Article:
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Governors encourage colleges to provide testing for students before thanksgiving break, recommend expanded remote instruction

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Fri, Nov 20th 2020 10:05 am

Governors recommend all travel be limited for Thanksgiving & urge colleges to utilize increased remote instruction to end fall semester, reducing need for students to travel back-and-forth between campus and home multiple times

Earlier this week, New York Gov. Andrew Cuomo, New Jersey Gov. Phil Murphy, Connecticut Gov. Ned Lamont, Delaware Gov. John Carney, Pennsylvania Gov. Tom Wolf, Rhode Island Gov. Gina Raimondo and Massachusetts Gov. Charlie Baker announced they will encourage residential colleges and universities in their respective states to provide testing for all students traveling home for Thanksgiving break to the maximum extent possible before they leave campus.

Any student who tests positive will be encouraged to isolate on campus before they can travel or detail arrangements of their safe travel home with the local department of health.

A press release said, “These efforts will help mitigate the threat of college students returning home for the holidays importing COVID-19 into their communities. In addition, colleges should inform students and their families of relevant quarantine policies in their home state.”

Cuomo said, "As everyone predicted, cases are rising as temperatures drop, and New York is not immune. With the holidays approaching, we are fighting 'living room spread' from small gatherings in private homes – and adding college students' interstate travel will be like pouring gasoline on a fire. We know this virus does not respect borders, which is why governors from across the region are working together to stop the spread. Colleges and universities have to do their part by testing all students before they leave, informing them about quarantine rules, and keeping classes online between Thanksgiving and winter break. We beat back the COVID beast in the spring, and by working together we can do it once again this winter."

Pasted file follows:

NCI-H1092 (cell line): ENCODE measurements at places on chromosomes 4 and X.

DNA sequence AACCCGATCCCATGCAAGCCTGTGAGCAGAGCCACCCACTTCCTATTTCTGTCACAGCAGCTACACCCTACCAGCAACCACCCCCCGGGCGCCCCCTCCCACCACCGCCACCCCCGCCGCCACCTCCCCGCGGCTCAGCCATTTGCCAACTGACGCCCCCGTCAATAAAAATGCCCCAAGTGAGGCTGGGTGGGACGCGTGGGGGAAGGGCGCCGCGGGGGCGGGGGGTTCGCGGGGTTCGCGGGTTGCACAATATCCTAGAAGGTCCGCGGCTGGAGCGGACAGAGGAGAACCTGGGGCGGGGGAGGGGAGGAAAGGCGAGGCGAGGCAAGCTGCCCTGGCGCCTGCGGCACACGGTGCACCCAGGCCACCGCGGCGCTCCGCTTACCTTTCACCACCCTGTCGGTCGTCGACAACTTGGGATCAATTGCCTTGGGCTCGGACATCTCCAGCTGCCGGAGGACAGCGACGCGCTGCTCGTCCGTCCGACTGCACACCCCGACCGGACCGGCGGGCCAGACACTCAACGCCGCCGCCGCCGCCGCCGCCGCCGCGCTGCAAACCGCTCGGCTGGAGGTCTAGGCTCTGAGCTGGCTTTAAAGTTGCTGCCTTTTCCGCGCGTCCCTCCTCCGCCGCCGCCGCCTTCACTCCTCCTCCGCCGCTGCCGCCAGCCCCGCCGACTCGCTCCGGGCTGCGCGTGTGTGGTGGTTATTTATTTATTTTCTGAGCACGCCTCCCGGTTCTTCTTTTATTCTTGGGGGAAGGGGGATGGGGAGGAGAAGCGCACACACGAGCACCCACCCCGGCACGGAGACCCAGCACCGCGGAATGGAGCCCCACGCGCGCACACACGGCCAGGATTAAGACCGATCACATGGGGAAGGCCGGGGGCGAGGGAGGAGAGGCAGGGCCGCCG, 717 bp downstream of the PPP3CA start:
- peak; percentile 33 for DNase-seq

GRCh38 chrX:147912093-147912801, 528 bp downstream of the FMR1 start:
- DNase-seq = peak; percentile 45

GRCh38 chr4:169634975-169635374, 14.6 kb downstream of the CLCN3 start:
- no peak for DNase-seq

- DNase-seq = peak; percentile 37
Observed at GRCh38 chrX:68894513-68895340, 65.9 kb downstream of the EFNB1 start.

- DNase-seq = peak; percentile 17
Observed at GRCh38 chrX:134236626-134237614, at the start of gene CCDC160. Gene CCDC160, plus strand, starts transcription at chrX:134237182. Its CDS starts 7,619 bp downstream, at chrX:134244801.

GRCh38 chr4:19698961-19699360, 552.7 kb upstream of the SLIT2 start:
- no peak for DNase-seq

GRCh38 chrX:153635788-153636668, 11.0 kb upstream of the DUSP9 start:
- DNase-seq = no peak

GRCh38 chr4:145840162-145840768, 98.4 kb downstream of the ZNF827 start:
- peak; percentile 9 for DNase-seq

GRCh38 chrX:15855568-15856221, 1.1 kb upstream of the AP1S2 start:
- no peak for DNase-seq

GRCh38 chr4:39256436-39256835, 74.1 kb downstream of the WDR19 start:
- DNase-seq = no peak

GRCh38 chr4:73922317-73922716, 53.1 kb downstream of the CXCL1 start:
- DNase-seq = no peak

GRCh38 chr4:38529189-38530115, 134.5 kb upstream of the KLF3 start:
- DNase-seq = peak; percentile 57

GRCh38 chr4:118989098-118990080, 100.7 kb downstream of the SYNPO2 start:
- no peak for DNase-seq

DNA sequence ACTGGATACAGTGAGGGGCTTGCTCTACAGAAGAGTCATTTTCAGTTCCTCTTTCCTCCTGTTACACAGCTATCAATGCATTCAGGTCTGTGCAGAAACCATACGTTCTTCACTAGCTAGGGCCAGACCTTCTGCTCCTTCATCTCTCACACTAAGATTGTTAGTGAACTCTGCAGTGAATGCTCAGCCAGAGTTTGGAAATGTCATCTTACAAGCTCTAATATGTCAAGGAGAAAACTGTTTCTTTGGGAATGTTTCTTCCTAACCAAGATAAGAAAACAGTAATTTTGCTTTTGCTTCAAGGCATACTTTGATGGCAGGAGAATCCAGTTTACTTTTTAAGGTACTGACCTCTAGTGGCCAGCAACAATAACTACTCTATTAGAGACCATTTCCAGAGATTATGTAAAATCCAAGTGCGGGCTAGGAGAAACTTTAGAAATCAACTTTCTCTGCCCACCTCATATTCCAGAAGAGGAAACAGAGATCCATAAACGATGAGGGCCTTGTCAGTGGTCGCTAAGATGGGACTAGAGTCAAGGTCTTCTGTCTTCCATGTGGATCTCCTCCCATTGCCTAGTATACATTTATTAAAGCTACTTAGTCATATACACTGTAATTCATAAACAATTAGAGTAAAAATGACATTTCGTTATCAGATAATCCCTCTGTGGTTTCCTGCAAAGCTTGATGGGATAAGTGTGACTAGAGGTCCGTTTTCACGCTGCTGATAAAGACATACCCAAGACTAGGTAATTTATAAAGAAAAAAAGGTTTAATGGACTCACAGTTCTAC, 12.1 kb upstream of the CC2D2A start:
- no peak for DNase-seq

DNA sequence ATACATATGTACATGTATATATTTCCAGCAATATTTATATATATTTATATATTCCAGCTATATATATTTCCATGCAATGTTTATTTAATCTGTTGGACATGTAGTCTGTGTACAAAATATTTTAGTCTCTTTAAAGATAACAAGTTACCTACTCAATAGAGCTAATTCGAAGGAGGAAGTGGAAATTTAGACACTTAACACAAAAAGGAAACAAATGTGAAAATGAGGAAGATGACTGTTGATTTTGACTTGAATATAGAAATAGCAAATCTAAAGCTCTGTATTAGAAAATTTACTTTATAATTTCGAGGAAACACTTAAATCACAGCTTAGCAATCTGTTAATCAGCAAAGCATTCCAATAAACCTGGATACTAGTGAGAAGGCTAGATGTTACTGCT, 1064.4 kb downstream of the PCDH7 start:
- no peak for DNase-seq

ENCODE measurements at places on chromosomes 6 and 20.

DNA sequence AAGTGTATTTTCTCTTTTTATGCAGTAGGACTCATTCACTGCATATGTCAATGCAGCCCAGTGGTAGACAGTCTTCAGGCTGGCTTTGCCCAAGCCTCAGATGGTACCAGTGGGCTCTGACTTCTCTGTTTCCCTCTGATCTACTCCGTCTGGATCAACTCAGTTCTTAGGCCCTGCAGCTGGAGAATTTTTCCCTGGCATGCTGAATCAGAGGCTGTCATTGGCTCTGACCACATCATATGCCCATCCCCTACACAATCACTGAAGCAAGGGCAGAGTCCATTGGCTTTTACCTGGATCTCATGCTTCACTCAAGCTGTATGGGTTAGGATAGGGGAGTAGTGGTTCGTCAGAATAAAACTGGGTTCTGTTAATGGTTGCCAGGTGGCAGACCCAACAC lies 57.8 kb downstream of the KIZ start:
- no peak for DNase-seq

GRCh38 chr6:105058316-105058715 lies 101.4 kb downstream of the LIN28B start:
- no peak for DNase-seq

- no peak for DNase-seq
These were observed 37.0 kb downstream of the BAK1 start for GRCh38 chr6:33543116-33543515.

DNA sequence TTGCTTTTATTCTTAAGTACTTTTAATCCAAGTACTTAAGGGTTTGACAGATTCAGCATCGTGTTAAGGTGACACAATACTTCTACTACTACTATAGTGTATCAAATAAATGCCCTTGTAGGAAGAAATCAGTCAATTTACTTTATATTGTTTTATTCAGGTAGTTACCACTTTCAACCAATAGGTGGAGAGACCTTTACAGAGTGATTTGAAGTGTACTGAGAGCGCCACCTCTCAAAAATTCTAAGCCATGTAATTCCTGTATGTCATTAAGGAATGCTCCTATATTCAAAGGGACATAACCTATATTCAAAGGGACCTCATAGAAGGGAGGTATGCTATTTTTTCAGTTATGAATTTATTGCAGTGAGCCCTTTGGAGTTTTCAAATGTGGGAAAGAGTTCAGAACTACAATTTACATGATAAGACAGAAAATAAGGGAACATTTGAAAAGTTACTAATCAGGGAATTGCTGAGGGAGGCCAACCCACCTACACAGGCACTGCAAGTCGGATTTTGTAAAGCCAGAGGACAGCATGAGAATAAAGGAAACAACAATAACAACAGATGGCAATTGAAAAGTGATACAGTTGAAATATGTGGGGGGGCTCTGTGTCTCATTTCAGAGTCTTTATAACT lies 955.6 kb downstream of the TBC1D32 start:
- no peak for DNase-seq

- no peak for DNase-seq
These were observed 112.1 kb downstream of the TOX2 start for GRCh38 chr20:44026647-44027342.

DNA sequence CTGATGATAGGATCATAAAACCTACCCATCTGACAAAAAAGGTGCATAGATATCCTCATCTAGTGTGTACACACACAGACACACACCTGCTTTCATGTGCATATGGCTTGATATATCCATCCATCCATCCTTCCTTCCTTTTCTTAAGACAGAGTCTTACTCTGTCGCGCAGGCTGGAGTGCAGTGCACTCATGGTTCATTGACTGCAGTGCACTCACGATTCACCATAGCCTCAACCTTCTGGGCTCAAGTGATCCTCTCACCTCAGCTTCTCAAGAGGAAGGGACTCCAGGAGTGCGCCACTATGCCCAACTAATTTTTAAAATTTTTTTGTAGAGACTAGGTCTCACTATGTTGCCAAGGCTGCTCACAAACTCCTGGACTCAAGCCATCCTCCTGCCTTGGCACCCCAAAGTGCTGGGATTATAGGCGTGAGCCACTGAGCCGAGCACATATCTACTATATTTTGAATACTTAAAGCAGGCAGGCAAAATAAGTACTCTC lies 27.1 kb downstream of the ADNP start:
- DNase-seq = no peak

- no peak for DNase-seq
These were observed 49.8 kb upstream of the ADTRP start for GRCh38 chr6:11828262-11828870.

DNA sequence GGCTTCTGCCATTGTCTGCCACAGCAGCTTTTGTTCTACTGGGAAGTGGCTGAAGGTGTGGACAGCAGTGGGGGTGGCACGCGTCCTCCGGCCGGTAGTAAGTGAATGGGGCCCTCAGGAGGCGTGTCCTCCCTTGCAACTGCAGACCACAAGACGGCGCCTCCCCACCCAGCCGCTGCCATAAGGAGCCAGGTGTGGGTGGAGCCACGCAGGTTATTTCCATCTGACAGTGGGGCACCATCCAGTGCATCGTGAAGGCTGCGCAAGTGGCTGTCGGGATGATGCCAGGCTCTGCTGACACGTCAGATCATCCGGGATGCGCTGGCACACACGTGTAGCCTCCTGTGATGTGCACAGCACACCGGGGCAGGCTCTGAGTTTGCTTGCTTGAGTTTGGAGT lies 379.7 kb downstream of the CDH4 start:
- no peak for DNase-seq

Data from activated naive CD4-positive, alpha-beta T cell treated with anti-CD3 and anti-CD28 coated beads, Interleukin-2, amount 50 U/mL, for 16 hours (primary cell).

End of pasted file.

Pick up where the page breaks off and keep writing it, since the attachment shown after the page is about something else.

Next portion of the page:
Murphy said, "With Thanksgiving and the broader holiday season fast approaching, we have to recognize that any large family gathering – particularly among different age groups – runs the risk of turning the dinner table into a COVID hotspot. To reduce the risk of transmission across our region, we are encouraging colleges and universities to ramp-up testing for students returning home, and for anyone who tests positive to adhere to their state's quarantine restrictions. If we collectively recommit ourselves to the commonsense mitigation practices that got us through the first wave of this pandemic, we can save lives before a vaccine becomes broadly available."

"There's no sugarcoating it: this will be a difficult winter," Carney said. "We are seeing rising cases, hospitalizations and deaths from COVID-19 in our region and across the country as we enter the colder months. The holidays present a significant challenge. I'm thankful for the cooperation in our region, and will continue to urge Delawareans to do what works. Wear a mask. Don't gather with anyone outside your household. Stay vigilant."

"It is our collective responsibility to protect our communities and our most vulnerable from COVID-19 and to continue to work together to get through this pandemic," Wolf said. "These targeted mitigation efforts, combined with existing ones, are paramount to decreasing the spread of COVID-19. We need everyone to be united in wearing a mask, practicing social distancing, and washing our hands in order to save lives and help protect our economies."